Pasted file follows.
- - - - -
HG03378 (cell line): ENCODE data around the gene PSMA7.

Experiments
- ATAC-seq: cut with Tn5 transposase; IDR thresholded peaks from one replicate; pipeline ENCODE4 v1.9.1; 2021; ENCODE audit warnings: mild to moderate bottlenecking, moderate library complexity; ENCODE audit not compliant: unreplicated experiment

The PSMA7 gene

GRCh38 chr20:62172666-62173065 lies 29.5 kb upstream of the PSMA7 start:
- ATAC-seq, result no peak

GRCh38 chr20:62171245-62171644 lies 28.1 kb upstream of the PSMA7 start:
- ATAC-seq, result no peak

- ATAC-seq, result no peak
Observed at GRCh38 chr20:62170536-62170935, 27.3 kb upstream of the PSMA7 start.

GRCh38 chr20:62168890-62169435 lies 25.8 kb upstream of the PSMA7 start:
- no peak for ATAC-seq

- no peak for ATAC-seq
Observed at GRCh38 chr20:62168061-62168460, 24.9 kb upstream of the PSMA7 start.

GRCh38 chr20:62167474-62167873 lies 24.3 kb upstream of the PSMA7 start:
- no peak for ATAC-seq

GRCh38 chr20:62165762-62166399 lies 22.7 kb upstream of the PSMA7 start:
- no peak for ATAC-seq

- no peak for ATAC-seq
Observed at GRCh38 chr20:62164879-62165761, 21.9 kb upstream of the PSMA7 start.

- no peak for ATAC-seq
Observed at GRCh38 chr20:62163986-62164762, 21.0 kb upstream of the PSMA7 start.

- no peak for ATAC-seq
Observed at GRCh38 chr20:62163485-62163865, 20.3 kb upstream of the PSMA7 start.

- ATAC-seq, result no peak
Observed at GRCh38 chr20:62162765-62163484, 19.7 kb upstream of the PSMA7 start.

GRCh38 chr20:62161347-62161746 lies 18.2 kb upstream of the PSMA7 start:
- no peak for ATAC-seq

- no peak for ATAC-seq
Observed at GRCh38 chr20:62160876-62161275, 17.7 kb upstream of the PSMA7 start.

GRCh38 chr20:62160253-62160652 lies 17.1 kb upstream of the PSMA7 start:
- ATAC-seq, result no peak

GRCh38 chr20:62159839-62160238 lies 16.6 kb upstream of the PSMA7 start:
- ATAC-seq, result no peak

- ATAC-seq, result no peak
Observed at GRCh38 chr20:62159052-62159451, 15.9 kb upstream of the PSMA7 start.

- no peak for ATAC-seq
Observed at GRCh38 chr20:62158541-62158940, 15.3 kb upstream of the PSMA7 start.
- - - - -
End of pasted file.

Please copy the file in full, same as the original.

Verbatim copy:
HG03378 (cell line): ENCODE data around the gene PSMA7.

Experiments
- ATAC-seq: cut with Tn5 transposase; IDR thresholded peaks from one replicate; pipeline ENCODE4 v1.9.1; 2021; ENCODE audit warnings: mild to moderate bottlenecking, moderate library complexity; ENCODE audit not compliant: unreplicated experiment

The PSMA7 gene

GRCh38 chr20:62172666-62173065 lies 29.5 kb upstream of the PSMA7 start:
- ATAC-seq, result no peak

GRCh38 chr20:62171245-62171644 lies 28.1 kb upstream of the PSMA7 start:
- ATAC-seq, result no peak

- ATAC-seq, result no peak
Observed at GRCh38 chr20:62170536-62170935, 27.3 kb upstream of the PSMA7 start.

GRCh38 chr20:62168890-62169435 lies 25.8 kb upstream of the PSMA7 start:
- no peak for ATAC-seq

- no peak for ATAC-seq
Observed at GRCh38 chr20:62168061-62168460, 24.9 kb upstream of the PSMA7 start.

GRCh38 chr20:62167474-62167873 lies 24.3 kb upstream of the PSMA7 start:
- no peak for ATAC-seq

GRCh38 chr20:62165762-62166399 lies 22.7 kb upstream of the PSMA7 start:
- no peak for ATAC-seq

- no peak for ATAC-seq
Observed at GRCh38 chr20:62164879-62165761, 21.9 kb upstream of the PSMA7 start.

- no peak for ATAC-seq
Observed at GRCh38 chr20:62163986-62164762, 21.0 kb upstream of the PSMA7 start.

- no peak for ATAC-seq
Observed at GRCh38 chr20:62163485-62163865, 20.3 kb upstream of the PSMA7 start.

- ATAC-seq, result no peak
Observed at GRCh38 chr20:62162765-62163484, 19.7 kb upstream of the PSMA7 start.

GRCh38 chr20:62161347-62161746 lies 18.2 kb upstream of the PSMA7 start:
- no peak for ATAC-seq

- no peak for ATAC-seq
Observed at GRCh38 chr20:62160876-62161275, 17.7 kb upstream of the PSMA7 start.

GRCh38 chr20:62160253-62160652 lies 17.1 kb upstream of the PSMA7 start:
- ATAC-seq, result no peak

GRCh38 chr20:62159839-62160238 lies 16.6 kb upstream of the PSMA7 start:
- ATAC-seq, result no peak

- ATAC-seq, result no peak
Observed at GRCh38 chr20:62159052-62159451, 15.9 kb upstream of the PSMA7 start.

- no peak for ATAC-seq
Observed at GRCh38 chr20:62158541-62158940, 15.3 kb upstream of the PSMA7 start.